“Elopement” is a clinical term used to describe when a child wanders off, runs away, or gets lost. It is a common behavioral challenge for children with ASD. For many families with children on the Spectrum, elopement is a major safety concern.
The most common places children from which children tend to elope, include home, school, or public spaces (like the grocery store). Oftentimes, the children who are most likely to elope are those with social or cognitive challenges who might also have difficulty regulating emotions. While it should be noted that most children who elope are found safely, elopement can be life-threatening, or result in serious injury.
Especially as we enter the colder months of the year, we feel it’s only appropriate to seize this opportunity to share some winter safety tips for families who may be struggling with elopement. Rather than learning how to respond when the situation arises (which is important!), we think it is equally important, to learn how to prevent elopement.
- Add a visual/ audible exit reminder to each door. This could be a stop sign, a bell, an alarm system, etc.
- Have your child practice stopping at the door with an adult each time they leave the house.
- Practice safe behaviors every time you go out. For children who tend to elope in public, it can be helpful to have them hold your hand, the shopping cart, etc. Some families utilize safety devices like a bracelet or backpack with a connecting parent attachment.
- Praise your child when you see safe behaviors- like looking both ways before crossing the street or waiting for an adult before leaving a building.
- Recruit your neighborhood watch. If your neighbors, school personnel, etc. know that your child is at risk of elopement, they can help monitor for safe behaviors or risky behaviors.
- Practice with your child about what they should do if they get lost or separated from you. If they can speak, ensure they know their name, address, and phone number. For children with limited language abilities, keep an identification card or bracelet on their person.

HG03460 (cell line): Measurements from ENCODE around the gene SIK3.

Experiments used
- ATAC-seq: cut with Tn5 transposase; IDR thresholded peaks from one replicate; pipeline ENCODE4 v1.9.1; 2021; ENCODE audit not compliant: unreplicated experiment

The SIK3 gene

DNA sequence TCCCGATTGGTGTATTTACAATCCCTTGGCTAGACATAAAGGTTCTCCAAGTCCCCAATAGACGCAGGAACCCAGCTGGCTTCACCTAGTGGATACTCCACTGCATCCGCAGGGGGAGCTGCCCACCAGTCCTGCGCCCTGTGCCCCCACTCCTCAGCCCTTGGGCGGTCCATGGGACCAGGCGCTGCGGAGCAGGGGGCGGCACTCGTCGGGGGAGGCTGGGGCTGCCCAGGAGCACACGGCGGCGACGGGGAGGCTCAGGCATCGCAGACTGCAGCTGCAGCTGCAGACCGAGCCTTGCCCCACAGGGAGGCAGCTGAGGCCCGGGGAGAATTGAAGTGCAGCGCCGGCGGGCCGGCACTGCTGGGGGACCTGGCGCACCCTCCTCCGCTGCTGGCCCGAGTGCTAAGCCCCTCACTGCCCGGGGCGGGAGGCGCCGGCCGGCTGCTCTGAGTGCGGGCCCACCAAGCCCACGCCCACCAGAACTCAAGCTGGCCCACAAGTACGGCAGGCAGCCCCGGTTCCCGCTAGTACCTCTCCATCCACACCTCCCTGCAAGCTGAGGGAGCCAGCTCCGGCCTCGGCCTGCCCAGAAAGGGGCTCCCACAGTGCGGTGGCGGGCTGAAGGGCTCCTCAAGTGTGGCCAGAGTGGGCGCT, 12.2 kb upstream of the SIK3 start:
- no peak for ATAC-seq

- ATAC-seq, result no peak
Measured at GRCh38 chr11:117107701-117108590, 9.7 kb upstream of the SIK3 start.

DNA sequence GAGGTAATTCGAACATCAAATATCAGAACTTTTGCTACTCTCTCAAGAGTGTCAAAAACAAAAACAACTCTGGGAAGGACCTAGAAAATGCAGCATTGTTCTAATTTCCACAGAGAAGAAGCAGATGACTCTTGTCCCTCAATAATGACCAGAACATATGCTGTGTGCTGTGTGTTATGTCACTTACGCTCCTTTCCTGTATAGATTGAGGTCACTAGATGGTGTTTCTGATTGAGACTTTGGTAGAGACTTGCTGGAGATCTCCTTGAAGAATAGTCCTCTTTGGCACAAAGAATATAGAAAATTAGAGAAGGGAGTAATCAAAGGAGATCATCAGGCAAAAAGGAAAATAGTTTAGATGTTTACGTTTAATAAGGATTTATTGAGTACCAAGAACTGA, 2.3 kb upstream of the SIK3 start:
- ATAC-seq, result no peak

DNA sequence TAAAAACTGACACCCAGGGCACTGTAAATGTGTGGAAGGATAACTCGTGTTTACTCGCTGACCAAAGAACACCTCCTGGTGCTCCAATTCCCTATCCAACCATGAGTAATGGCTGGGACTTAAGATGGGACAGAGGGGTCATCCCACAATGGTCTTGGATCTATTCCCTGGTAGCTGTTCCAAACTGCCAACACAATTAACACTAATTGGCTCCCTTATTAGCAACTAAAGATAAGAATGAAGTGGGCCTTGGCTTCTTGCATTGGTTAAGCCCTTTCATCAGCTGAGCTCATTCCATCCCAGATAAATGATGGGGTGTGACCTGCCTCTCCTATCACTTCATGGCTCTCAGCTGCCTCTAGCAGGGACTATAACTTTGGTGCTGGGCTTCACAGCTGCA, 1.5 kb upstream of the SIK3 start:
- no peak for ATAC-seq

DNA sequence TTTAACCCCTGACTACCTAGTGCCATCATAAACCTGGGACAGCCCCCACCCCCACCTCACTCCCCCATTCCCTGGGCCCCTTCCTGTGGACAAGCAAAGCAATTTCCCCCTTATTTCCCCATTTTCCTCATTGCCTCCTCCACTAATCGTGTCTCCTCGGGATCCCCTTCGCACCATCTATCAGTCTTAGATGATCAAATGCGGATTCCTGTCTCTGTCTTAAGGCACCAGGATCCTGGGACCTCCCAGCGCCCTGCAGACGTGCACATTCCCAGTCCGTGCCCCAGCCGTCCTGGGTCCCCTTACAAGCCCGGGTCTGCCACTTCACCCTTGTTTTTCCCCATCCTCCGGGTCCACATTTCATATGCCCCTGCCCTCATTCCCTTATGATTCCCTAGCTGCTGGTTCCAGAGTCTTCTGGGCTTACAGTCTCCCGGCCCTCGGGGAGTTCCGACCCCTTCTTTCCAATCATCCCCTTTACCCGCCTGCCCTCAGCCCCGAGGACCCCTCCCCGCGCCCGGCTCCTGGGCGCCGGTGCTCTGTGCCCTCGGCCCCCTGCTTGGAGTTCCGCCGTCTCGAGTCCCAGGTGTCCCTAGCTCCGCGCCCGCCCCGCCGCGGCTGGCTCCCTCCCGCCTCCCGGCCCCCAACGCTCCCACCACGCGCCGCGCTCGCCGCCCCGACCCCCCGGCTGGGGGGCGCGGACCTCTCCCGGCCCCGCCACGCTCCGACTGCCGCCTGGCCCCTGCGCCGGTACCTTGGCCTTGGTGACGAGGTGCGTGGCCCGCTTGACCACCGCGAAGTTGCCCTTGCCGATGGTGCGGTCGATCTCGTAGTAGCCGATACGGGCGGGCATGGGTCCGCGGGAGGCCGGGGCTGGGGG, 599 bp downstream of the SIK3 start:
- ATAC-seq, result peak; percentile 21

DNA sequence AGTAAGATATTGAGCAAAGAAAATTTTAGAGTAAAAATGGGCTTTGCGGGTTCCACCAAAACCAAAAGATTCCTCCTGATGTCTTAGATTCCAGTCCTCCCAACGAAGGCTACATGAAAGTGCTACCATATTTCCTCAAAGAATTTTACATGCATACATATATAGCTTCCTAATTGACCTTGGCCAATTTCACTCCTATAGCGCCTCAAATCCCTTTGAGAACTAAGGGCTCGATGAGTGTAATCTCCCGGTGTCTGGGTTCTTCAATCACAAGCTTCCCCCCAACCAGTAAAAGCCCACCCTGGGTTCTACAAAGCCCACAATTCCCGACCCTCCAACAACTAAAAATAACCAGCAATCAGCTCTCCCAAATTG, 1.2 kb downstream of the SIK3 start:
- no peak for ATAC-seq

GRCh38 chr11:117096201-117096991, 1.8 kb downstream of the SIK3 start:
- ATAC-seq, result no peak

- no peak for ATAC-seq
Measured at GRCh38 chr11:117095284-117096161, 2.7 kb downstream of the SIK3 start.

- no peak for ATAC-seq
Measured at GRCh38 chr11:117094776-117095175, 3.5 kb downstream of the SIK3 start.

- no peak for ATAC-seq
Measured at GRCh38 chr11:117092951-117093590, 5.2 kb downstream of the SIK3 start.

- Connect with local law enforcement to see about registering your child in case they do get lost. Many officials are part of Project Lifesaver, which is designed for families of individuals with ASD who tend to wander.
- Enroll your child in swimming lessons and educate them on water safety. Around 90% of elopement-related deaths are caused by drowning. Your child knowing how to swim, or understanding that they should never approach water without an adult, could potentially save their life.
- Develop a safety plan for your family. Take a daily picture so you have their current attire, haircut, etc. to share with emergency personnel if needed.
- Ensure anyone else who may be providing care for your child has important information like direct contact information, a medication list, warning signs, triggers, and de-escalation tactics.
- If your child does elope and is returned safely, take notes about the situation so you can understand what triggered the event. For example, if a loud event caused the elopement it may be helpful for your child to wear noise-cancelling headphones.
- Consider the use of a tracking device or GPS locator for children who frequently elope.
To learn more about elopement prevention, check out the resources below!
National Autism Association: https://nationalautismassociation.org/
Autism Wandering Awareness Alerts Response Education Collaboration: http://awaare.org
Project Lifesaver: https://projectlifesaver.org/